"It's A Decentralized Revolution" - Novogratz Sees Bitcoin At $10,000 Within A Year

Tyler Durden's picture

Former Fortress Principal Michael Novogratz is not shy to share his opinion of virtual currencies. In June he explained "cryptocurrencies were likely the biggest bubble of his lifetime," but remained positively constructive with 20% of his net worth in various coins including Bitcoin and Ethereum as he made billions.

"Novo" - as his friends call him - has had a good run...

And now, in an interview with CNBC, the legendary trader has said that he believes the value of a bitcoin will reach $10,000 in six to 10 months.

As CoinDesk reports, putting his belief into practice, Novogratz, a former principal at investment firm Fortress and an ex-partner at Goldman Sachs, is starting a $500 million fund for cryptocurrencies, token sales and related startups.

Named the Galaxy Digital Asset fund, Novogratz has committed $150 million of his own money to the venture, and aims to raise the rest by January, CNBC reports. The remaining funds will be raised by wealthy individuals and other hedge fund managers.

Rather than focus on a narrow range of cryptocurrencies, the billionaire intends to invest indiscriminately across the industry, or "play the whole ecosystem," he explained.

In an interview with CNBC's Fast Money, Novogratz called the emerging landscape a "revolution," stating:

"I never thought I'd come out of retirement but the space is so exciting right now I decided to build a business, hire a whole bunch of smart guys, and we're gonna to raise a fund ... and hopefully take advantage of what I see as a revolution, actually. A decentralised revolution."

As a store of value, Novogratz likened bitcoin to digital gold, and said the technology is beginning to make "more and more sense" as we move increasingly into the digital.

Novogratz continued to say that, while bitcoin is a bubble, the mania is justified, because it is a technological advancement that promises to fundamentally alter our lives.

"I can hear the herd coming" Novogratz said.

And bubble or not, Novogratz concluded eloquently on the extreme nature of cryptocurrencies' potential...

“Remember, bubbles happen around things that fundamentally change the way we live,” he said.


“The railroad bubble. Railroads really fundamentally changed the way we lived. The internet bubble changed the way we live. When I look forward five, 10 years, the possibilities really get your animal spirits going.”

Bitcoin is set to become "the biggest bubble of our time," he added, and could reach $10,000 very soon due to fast-building interest.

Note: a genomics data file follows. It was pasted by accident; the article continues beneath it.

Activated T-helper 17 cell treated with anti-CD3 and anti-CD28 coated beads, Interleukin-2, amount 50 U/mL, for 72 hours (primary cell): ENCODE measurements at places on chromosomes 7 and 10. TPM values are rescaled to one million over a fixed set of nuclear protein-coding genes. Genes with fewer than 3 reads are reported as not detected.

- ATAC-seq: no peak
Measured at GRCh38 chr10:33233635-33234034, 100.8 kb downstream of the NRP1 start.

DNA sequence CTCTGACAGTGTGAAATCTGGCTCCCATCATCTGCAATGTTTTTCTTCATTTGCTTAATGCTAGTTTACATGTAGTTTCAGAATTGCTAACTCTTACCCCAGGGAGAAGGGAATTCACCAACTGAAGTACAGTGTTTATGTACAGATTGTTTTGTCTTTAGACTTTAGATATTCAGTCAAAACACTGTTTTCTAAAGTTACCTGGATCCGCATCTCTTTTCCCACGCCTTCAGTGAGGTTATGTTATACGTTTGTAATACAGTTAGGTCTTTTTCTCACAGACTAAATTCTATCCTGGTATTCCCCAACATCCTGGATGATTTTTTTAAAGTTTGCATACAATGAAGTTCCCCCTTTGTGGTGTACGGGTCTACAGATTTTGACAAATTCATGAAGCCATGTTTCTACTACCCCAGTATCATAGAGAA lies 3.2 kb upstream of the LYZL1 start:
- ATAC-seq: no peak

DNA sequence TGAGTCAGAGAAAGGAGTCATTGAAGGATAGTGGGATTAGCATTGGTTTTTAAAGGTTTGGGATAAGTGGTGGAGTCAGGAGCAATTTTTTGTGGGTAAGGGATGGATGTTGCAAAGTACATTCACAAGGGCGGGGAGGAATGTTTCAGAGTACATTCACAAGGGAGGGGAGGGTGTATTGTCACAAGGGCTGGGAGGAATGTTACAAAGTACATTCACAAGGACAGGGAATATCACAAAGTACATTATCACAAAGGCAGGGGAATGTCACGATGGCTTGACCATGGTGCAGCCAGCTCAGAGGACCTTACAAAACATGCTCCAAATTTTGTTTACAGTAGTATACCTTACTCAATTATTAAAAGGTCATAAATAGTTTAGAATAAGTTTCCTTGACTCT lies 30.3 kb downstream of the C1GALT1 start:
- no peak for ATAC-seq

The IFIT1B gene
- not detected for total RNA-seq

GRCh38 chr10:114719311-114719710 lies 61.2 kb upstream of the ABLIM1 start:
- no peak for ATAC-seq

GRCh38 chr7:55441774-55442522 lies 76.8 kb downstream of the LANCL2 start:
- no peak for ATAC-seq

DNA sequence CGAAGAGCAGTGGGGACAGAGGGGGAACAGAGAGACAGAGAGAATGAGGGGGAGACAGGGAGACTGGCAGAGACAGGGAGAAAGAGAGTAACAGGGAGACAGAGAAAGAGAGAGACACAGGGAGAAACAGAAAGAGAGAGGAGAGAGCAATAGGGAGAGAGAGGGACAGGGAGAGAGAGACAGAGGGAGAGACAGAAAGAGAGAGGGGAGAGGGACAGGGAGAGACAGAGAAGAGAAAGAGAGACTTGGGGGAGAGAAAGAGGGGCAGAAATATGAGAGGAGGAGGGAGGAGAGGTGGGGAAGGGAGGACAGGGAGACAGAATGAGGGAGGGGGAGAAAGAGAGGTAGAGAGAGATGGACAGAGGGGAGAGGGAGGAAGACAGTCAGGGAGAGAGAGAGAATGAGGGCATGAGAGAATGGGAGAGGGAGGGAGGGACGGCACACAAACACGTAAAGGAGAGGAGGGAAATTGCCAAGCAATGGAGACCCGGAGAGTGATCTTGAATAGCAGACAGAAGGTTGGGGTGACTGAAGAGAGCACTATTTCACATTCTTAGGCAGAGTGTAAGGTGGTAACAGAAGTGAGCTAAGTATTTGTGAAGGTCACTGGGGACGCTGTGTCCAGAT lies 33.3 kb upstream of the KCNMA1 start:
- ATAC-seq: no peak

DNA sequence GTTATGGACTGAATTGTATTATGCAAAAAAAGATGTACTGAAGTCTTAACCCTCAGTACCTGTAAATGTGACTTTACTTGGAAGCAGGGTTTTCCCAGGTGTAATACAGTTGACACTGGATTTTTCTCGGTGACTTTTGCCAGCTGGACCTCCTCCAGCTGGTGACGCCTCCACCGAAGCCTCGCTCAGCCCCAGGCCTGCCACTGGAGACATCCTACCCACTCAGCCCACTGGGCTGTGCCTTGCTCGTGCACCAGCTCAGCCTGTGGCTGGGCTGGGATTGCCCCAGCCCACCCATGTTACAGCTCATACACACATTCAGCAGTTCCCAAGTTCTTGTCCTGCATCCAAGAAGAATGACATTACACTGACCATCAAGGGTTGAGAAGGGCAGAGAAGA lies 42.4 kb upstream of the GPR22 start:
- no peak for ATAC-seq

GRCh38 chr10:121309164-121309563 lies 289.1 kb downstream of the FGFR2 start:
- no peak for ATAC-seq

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J S Bach's picture

$10,000 in a year.  And $10 in two.

bwh1214's picture

Bitcoin may have some unknowns but in this investment landscape, zero is not the correct allocation.
Video rebuttal to Chris Duanes challenge.


J S Bach's picture

Bitcoin may be a more manageable "currency" than what we have now at the Fed, but it will never be real "money".

BaBaBouy's picture

I can hear Mosley Typing furiously . . .

Ramesees's picture

Why can't it be real money? Genuinely curious why you say it can't. I'm not an evangelist, but I think it's cool technology.

Bitcoin is pretty easy to use, cheaper than credit cards, and it's accessible anywhere there's a cell phone connection and electricity to charge your phone.

ThirdWorldDude's picture

The short answer would be because real money doesn't rely on intermediaries like electricity, internet or thingamajigs...

For the long(er) answer, see here: https://en.wikipedia.org/wiki/Intrinsic_and_extrinsic_properties_(philosophy)

tmosley's picture

Talk about moving the goalposts.

You could just as easily say that real money doesn't rely on things like physical exchange. And indeed, the market would seem to agree with that, as the vast, VAST majority of dollar transactions are electronic, even when carried out face to face.

You could just as easily say that gold isn't money by your own definition because it relies on things like scales and purity tests.

YUNOSELL's picture

You never know what the future holds, so with the value of cryptocurrencies like Bitcoin, the American Dollar as world reserve or gold & silver shooting up when inflation hits -- these all could do predictable things based on market forces, but the real unknown factors are what the governments decide in the future where their decisions will ultimately redistribute wealth to them and the one closest to them that they deem will be most beneficial to ally with. They can outlaw cryptos, and confiscate gold & silver for 'the greater good' as they did in the 1930's. 

The point of no return has long been passed and governments are now all in to fight market forces as long as they can, but eventually they will fail and there will be a monomental collapse of confidence.

innocent observer's picture

I know tulips are pretty.  cryptocurrencies don't even have that going for them.